Cost-saving measure signals shift away from construction management method used on T5
Airport operator BAA is poised to make swingeing cuts to its construction projects division as the result of a review aimed at making cost savings.
It is understood that BAA, which is owned by Spanish contractor Ferrovial, will make up to 200 redundancies in construction management and planning at the end of the month.
The move signals a shift away from the construction management method that was used by BAA on its flagship Heathrow Terminal 5 project. It comes just two months before the £4.3bn Richard Rogers-designed scheme is due to open.
It has emerged that BAA held a series of consultation meetings in the run-up to Christmas to let contractors know about its plans. It is expected that most future contracts will be let on a design-and-build basis.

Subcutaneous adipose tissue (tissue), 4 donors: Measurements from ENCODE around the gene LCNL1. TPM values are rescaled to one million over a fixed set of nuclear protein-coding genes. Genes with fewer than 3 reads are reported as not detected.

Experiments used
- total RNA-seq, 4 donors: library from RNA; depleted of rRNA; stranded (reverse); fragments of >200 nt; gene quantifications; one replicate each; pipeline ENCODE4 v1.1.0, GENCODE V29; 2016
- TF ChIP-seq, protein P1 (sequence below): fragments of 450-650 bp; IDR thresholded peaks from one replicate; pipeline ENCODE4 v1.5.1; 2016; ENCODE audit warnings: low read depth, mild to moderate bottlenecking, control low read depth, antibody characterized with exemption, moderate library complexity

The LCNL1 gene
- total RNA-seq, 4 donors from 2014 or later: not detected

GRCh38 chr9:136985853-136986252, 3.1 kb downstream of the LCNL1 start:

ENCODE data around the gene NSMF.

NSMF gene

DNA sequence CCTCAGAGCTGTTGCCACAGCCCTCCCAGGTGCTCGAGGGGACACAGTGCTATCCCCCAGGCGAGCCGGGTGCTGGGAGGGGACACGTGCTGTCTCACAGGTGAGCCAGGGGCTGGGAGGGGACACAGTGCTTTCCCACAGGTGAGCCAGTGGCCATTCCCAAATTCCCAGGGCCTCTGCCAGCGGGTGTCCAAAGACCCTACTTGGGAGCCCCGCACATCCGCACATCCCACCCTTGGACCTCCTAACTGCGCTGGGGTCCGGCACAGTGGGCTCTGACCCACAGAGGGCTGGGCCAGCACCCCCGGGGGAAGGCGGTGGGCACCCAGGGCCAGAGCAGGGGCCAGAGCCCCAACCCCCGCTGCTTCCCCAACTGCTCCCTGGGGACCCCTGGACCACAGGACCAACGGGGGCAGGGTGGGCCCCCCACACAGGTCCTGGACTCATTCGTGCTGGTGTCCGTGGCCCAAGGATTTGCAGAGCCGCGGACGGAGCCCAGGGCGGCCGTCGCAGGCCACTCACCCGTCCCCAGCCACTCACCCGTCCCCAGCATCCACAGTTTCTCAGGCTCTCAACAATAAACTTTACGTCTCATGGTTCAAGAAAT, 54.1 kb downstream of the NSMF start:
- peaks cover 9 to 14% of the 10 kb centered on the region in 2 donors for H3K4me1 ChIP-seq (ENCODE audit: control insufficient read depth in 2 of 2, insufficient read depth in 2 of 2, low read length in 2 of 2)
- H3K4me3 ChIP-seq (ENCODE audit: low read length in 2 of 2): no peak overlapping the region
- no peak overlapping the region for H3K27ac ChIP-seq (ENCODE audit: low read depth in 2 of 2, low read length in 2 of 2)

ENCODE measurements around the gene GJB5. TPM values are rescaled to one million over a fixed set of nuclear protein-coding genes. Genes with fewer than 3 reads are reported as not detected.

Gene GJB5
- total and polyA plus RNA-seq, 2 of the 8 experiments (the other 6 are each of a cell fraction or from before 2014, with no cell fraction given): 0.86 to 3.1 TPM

A contracting source said: “This is what BAA calls its ‘simplification process’. Its aim is to allow it to step back from more straightforward processes and allow contractors to take on more responsibility.”
BAA is doing this as Ferrovial is desperately trying to cut costs
The source added that “a couple of hundred workers” were likely to lose their jobs. “BAA is doing this as Ferrovial is desperately trying to cut costs,” he said.
The news comes as Ferrovial moved last week to play down fears that its plan to refinance a £10bn loan associated with the £10.3bn purchase of BAA in August 2006 had been scuppered by the credit crunch.
BAA plans to spend £9.5bn developing its three London airports – Heathrow, Gatwick and Stansted – over the next 10 years.
A BAA spokesperson said: “Under BAA’s continuing business change programme we have reorganised the project delivery and development organisations.
“BAA will continue to resource internally the project management of the company’s capital programme, while also leveraging maximum value from the delivery expertise which exists in the supply chain.”
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